Wow!  This makes that scene come more alive to me in my imagination and I could paint it with more feeling and accuracy!  I just took my Tiny clay model into the closet where it is dark...set him on the floor....took a small flashlight and shined it on him from above....easy, peasy!  Here's another angle of Tiny in the dark with the flashlight shining on him...
This time I made the light shine from behind him...see how it made his shadow go in front of him?
Pretty cool, huh?!

I've used making clay in other models as well.  Here's 3 pictures I did of the boy, Elliot, in the book.  This was going to be a christmas ornament for my publisher but I couldn't get it done in time so it remained mine.  He has the viking helmet on because my publisher's company name is Viking.  And the trash can lid that the boy is holding has a "v" on it for Viking.  I thought they would enjoy that.
Since it was going to hang from a Christmas tree, I made his little legs so that they were independent of the body and dangled....I used paper clip pieces to do this...

And a paper clip on top of his head so that I could tie a ribbon to hang the ornament was fun painting him!

I've made lots of faces and things to help me with's a few from my growing collection.  You will notice these are more of a flesh tone color...that is because these were not made with the crayola product but with super scupty (Hobby Lobby or Michael's has these).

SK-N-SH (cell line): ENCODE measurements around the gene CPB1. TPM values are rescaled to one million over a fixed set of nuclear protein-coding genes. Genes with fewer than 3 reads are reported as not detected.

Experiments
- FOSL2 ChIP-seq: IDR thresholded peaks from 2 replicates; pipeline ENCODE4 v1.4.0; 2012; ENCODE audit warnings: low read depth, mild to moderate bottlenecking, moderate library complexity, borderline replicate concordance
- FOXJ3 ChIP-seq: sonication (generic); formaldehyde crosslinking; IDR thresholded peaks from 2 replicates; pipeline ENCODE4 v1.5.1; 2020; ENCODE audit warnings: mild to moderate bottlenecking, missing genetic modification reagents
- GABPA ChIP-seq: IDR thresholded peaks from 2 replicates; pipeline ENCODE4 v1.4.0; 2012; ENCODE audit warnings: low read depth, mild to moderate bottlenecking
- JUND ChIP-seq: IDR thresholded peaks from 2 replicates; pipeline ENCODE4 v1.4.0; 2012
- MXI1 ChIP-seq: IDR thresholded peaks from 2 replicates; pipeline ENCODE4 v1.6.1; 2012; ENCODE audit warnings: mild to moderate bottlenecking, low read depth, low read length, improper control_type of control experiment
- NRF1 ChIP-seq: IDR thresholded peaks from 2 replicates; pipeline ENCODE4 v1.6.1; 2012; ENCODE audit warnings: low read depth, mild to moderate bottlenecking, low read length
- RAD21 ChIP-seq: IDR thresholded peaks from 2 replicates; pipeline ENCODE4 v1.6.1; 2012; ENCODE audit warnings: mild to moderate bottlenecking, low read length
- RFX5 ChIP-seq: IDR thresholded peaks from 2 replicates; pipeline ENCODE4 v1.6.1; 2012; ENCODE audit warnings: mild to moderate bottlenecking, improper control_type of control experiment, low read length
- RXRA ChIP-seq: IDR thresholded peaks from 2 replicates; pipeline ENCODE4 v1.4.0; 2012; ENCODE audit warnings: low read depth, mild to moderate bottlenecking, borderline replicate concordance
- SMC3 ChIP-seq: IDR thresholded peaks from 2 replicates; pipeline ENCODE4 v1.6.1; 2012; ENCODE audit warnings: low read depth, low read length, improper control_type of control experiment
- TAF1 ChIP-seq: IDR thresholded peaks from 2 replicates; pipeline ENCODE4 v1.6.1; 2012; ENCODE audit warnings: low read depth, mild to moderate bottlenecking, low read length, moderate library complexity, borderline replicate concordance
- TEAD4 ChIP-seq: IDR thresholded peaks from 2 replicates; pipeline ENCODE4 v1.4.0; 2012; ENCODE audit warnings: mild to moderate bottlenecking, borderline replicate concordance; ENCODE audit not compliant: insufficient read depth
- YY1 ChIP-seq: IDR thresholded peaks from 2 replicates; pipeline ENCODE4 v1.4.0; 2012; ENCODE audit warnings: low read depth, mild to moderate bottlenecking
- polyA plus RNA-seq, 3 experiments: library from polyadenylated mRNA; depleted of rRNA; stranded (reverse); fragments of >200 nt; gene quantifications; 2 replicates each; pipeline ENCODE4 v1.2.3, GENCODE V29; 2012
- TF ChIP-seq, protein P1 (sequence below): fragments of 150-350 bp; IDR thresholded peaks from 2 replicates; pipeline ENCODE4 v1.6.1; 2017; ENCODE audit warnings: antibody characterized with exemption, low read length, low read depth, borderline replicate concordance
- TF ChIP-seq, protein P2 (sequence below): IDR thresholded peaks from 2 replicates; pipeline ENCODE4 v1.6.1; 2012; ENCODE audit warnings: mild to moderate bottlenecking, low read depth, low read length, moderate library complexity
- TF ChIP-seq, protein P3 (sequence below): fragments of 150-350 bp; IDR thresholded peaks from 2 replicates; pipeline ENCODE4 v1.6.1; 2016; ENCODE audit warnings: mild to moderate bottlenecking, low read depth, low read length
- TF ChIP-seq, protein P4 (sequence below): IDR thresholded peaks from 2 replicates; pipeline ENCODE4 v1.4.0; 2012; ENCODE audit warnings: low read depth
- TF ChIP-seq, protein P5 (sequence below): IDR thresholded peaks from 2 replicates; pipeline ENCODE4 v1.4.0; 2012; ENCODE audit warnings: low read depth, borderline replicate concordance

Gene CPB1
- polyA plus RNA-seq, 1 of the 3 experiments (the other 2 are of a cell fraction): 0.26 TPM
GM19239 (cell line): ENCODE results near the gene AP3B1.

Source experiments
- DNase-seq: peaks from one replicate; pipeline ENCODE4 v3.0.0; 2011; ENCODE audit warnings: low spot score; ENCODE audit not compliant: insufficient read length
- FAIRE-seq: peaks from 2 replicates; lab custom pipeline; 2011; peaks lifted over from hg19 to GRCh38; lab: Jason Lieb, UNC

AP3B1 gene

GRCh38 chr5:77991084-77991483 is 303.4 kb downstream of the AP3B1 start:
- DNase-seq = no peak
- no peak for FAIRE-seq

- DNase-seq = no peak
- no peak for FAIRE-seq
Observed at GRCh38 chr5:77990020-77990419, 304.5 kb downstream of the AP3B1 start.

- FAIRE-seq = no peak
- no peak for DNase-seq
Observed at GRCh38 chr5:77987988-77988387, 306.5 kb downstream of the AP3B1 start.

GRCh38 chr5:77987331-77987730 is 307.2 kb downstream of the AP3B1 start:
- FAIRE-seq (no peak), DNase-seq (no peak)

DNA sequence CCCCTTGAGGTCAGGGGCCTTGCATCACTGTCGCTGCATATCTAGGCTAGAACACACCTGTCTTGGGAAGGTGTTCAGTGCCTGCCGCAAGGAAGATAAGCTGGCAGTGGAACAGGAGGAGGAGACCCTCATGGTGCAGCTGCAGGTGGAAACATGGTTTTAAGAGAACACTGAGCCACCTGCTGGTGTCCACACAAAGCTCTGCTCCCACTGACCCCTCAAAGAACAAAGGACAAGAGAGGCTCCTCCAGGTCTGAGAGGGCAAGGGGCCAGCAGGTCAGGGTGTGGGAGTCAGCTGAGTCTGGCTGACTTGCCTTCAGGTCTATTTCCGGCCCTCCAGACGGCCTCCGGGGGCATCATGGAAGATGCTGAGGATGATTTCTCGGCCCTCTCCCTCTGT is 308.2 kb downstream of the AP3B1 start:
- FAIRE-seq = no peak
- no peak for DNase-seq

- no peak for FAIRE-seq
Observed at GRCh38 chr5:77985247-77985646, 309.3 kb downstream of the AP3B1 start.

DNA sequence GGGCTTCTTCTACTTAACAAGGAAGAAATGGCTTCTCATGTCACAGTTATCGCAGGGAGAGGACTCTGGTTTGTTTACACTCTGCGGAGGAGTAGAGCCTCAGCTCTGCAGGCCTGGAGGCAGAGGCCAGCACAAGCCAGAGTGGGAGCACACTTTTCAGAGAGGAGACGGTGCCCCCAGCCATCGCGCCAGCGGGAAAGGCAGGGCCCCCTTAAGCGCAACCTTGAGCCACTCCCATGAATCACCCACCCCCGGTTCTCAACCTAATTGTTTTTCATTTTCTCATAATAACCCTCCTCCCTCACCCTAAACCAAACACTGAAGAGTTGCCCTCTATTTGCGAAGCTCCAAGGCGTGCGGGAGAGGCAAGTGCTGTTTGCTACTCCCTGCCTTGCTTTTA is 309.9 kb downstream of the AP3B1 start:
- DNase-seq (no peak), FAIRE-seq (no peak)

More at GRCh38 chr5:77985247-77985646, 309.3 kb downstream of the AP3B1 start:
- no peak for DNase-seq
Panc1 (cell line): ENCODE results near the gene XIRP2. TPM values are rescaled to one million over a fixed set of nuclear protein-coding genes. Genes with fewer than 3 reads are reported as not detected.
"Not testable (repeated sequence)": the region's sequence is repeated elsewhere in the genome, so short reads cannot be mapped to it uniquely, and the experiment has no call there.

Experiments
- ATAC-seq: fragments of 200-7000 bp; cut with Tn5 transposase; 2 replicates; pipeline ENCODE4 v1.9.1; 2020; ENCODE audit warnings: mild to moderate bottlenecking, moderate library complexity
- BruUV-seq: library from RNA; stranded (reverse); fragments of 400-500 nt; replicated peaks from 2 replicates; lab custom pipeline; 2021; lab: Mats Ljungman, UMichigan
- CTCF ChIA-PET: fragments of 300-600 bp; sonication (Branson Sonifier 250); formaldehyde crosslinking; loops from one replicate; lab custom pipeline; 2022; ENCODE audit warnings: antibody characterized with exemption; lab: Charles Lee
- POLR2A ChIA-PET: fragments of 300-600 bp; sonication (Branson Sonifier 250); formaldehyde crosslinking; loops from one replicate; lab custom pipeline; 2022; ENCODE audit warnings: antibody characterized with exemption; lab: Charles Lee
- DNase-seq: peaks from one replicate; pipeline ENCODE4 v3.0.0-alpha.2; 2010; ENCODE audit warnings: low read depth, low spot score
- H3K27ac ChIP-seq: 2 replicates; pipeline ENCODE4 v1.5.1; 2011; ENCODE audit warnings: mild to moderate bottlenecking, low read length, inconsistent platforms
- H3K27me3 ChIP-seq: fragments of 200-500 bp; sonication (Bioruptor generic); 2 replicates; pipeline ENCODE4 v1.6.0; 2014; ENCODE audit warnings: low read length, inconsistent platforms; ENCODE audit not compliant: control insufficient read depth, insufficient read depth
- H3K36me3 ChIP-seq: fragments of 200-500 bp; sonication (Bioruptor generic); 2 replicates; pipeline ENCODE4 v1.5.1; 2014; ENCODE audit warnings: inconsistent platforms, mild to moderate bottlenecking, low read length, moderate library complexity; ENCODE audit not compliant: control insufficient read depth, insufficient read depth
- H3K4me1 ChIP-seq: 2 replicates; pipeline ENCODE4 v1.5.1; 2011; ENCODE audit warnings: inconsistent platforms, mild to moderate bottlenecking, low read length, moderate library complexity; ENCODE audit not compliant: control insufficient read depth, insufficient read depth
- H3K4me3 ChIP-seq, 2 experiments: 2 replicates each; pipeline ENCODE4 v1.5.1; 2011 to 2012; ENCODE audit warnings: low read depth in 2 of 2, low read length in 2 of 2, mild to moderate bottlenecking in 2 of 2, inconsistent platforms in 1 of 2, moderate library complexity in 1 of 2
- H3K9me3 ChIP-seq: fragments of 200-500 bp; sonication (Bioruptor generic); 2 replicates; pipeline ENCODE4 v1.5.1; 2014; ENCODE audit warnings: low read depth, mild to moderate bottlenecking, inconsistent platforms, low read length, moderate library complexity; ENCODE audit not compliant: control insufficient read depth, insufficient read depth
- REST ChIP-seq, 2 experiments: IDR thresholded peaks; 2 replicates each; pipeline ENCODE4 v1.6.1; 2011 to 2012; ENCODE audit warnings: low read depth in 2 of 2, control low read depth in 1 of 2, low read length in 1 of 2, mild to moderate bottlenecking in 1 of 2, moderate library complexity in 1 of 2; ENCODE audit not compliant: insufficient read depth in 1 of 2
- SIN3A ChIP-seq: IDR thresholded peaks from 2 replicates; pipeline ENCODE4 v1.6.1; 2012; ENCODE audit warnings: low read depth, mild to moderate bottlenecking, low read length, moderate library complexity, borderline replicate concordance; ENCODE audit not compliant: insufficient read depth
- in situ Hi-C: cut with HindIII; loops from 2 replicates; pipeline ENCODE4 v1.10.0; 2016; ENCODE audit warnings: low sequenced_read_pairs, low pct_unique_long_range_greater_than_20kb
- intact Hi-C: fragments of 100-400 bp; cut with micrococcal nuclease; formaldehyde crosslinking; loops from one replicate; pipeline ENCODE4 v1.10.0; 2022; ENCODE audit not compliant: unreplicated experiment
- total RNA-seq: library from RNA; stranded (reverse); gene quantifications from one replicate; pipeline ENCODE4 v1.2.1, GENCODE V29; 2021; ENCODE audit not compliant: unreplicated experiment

I also did a little scene with Noah on the ark.  He has a lantern in his hand because I imagined the boat was pretty dark inside and the racoons (2!) are coming up to talk with him and beside him are the penguins (2 also!).  This was a scene I saw in my head for a book I wrote called, One Night on the Ark (unpublished)....
One thing you should know about super sculpty, it gets very very hard when you bake it in the oven at 275 f .  But if you use a gas stove like I have in my very old house (103 years old!), sometimes you can easily burn the clay.  I'm sorry to say that one of my favorite characters got toasted that way....he's a dramatic fellow reading shakespeare and making a big gesture with one arm while holding his book in the other.  He's got the period hat and the handlebar mustache.  Wonder what his name would be?
Maybe he's not reading Shakespeare...but Dante's Inferno!
Last, I'll show you how I used clay figures to help me do a piece of art for a children's greeting card.  I saw the 3 children and dog in my imagination but I did't know how to group them.  Making them with gestures out  of clay gave me a way to play with their grouping.  It was a birthday card, so I had them with party hats and horn blowers...I'll show you a couple of the characters and then all of them together...
and another
and all together
Once they were in the position I wanted, then I played with what was around them in the background and painted them in festive colors to go with the birthday party mood....
All in all, clay can be a wonderful motivator and help in the making of children's book scenes...


  1. Is it too late to take up illustration instead of just writing? This post was so inspirational.

    I’ve just listed you as a recipient of the Versatile Blogger Award. You can find the details about this award on this post on my blog:

  2. Awesome maquettes, Rich! great to see how using the 3-D models help you to better visualize all of those characters in different light, and from different viewpoints. Very informative and inspiring!